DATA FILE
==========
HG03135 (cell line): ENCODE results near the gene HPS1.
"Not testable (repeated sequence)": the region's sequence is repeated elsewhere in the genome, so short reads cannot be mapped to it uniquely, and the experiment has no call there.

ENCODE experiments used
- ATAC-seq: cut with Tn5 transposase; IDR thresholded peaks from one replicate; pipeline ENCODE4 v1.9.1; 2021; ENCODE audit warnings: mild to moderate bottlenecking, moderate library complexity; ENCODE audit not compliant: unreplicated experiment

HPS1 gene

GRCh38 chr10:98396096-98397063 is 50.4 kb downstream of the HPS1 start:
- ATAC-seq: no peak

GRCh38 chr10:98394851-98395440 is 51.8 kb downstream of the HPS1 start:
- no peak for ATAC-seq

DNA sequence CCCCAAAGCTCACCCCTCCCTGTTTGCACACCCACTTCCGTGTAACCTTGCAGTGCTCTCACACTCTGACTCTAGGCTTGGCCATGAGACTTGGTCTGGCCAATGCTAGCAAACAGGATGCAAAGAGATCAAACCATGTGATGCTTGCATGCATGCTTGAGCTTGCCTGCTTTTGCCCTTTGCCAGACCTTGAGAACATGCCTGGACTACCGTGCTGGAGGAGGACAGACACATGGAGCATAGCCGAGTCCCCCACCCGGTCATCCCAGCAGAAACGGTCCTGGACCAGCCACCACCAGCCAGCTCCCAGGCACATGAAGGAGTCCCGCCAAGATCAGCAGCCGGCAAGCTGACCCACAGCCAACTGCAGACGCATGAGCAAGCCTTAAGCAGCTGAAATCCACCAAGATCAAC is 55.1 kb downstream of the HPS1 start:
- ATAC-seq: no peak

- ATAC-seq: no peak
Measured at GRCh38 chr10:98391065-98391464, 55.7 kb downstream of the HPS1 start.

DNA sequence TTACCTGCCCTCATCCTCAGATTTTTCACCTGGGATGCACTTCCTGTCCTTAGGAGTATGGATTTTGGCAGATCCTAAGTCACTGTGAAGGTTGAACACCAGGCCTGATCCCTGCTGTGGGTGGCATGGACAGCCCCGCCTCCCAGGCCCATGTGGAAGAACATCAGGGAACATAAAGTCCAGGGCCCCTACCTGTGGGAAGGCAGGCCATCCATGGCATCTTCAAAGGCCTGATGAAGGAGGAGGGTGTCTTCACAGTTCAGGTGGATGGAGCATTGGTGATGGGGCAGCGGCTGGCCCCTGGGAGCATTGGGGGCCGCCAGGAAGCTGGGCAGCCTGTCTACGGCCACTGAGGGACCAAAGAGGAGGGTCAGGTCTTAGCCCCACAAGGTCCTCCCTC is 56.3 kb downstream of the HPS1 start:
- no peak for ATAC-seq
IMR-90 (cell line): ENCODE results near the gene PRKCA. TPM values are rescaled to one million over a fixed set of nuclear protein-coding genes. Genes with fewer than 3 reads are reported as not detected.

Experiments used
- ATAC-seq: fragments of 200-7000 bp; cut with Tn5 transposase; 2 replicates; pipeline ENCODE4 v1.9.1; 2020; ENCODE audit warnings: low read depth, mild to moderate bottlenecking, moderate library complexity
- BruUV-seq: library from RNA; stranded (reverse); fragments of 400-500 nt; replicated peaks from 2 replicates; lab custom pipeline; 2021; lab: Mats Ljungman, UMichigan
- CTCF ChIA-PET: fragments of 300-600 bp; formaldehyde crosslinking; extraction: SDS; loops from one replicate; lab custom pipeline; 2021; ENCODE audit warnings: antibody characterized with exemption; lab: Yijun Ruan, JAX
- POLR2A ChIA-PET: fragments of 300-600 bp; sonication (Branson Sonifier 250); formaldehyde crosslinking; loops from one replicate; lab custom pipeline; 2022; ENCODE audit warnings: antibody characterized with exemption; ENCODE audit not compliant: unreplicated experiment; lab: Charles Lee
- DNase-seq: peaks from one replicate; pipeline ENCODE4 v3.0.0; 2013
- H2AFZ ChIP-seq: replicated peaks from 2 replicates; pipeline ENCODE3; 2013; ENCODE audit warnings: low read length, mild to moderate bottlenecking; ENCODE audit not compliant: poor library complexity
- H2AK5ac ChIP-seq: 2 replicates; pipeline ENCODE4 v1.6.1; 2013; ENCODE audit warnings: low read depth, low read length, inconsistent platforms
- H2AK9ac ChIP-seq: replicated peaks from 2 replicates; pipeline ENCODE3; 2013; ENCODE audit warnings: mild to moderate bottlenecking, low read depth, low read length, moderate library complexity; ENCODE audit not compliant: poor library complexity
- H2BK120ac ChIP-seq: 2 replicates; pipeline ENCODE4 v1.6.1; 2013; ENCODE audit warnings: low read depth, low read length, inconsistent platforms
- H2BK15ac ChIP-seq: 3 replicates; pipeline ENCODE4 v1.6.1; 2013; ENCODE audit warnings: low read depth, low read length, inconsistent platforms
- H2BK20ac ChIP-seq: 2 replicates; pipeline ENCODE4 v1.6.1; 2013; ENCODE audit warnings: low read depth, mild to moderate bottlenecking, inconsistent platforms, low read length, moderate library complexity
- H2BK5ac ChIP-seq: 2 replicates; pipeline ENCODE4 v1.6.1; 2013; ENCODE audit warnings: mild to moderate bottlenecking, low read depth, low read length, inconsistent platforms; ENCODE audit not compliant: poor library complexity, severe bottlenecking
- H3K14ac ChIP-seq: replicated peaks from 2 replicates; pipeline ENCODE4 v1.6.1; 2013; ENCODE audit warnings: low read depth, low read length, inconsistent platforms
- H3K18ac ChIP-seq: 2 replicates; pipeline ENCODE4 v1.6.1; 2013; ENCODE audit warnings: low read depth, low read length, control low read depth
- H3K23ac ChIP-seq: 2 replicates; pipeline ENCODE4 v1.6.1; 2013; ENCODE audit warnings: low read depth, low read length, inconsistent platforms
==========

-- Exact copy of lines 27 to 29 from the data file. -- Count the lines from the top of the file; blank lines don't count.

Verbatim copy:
- H2BK15ac ChIP-seq: 3 replicates; pipeline ENCODE4 v1.6.1; 2013; ENCODE audit warnings: low read depth, low read length, inconsistent platforms
- H2BK20ac ChIP-seq: 2 replicates; pipeline ENCODE4 v1.6.1; 2013; ENCODE audit warnings: low read depth, mild to moderate bottlenecking, inconsistent platforms, low read length, moderate library complexity
- H2BK5ac ChIP-seq: 2 replicates; pipeline ENCODE4 v1.6.1; 2013; ENCODE audit warnings: mild to moderate bottlenecking, low read depth, low read length, inconsistent platforms; ENCODE audit not compliant: poor library complexity, severe bottlenecking